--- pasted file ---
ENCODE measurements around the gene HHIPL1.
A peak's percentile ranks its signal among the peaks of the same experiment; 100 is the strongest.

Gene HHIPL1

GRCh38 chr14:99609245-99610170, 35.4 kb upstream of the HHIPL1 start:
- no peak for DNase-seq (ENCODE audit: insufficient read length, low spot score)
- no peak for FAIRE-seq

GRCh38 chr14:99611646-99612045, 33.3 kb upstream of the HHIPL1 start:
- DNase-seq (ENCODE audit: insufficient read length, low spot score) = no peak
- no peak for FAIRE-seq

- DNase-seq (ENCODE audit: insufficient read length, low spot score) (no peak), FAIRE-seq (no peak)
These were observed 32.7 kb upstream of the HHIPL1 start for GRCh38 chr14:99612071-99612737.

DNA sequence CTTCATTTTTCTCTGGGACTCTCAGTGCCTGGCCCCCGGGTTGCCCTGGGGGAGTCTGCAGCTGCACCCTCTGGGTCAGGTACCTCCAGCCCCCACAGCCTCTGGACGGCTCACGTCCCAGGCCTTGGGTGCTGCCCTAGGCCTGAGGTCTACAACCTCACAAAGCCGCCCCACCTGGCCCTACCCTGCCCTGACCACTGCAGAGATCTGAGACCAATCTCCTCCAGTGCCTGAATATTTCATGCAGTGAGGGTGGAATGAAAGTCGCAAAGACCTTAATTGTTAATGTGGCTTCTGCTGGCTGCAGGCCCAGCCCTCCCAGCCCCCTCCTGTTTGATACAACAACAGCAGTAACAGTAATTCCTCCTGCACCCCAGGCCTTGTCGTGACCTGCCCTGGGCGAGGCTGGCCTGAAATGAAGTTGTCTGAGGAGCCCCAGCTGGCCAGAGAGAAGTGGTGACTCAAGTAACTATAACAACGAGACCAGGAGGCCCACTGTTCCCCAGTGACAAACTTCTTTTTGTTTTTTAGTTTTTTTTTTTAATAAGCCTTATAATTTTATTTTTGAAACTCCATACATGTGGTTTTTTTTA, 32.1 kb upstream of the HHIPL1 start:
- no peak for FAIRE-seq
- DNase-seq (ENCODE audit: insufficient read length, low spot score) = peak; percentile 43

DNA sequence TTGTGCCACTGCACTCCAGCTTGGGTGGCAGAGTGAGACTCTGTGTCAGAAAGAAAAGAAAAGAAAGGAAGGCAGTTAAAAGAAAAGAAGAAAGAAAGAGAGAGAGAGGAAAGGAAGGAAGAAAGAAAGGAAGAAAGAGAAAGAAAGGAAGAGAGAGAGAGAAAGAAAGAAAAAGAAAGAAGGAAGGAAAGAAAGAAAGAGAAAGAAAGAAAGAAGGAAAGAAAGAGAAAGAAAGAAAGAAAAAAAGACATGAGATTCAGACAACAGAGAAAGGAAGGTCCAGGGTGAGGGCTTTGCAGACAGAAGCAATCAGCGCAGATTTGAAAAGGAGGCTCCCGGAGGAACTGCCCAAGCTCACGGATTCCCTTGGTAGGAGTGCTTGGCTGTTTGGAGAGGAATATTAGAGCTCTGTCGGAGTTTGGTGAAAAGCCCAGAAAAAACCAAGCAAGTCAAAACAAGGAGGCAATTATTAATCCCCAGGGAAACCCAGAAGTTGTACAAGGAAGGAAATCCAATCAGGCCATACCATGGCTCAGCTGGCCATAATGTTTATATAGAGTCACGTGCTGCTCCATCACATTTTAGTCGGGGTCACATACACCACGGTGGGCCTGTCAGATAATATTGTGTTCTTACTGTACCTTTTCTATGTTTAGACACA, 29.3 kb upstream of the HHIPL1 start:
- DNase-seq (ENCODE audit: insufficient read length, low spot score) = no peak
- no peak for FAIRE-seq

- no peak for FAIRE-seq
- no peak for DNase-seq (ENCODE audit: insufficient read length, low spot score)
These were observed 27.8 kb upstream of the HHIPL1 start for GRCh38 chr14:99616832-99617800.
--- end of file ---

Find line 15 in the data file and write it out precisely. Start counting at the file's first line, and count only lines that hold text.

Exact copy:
DNA sequence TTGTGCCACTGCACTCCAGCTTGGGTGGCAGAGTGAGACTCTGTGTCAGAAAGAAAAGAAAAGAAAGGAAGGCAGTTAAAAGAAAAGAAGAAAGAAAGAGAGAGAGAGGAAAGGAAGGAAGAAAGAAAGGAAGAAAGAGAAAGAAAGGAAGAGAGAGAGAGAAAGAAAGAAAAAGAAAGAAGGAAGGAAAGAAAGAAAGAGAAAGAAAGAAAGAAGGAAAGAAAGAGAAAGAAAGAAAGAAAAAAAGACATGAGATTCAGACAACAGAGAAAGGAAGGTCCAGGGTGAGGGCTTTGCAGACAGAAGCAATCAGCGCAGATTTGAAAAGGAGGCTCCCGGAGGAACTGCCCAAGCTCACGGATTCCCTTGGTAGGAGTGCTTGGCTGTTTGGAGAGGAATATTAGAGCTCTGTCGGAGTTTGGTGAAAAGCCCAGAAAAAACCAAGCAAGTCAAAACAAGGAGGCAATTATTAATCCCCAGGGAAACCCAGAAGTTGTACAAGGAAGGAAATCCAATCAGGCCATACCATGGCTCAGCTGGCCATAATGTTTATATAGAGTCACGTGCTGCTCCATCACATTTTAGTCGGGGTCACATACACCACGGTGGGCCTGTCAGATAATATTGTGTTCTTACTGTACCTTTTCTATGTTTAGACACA, 29.3 kb upstream of the HHIPL1 start: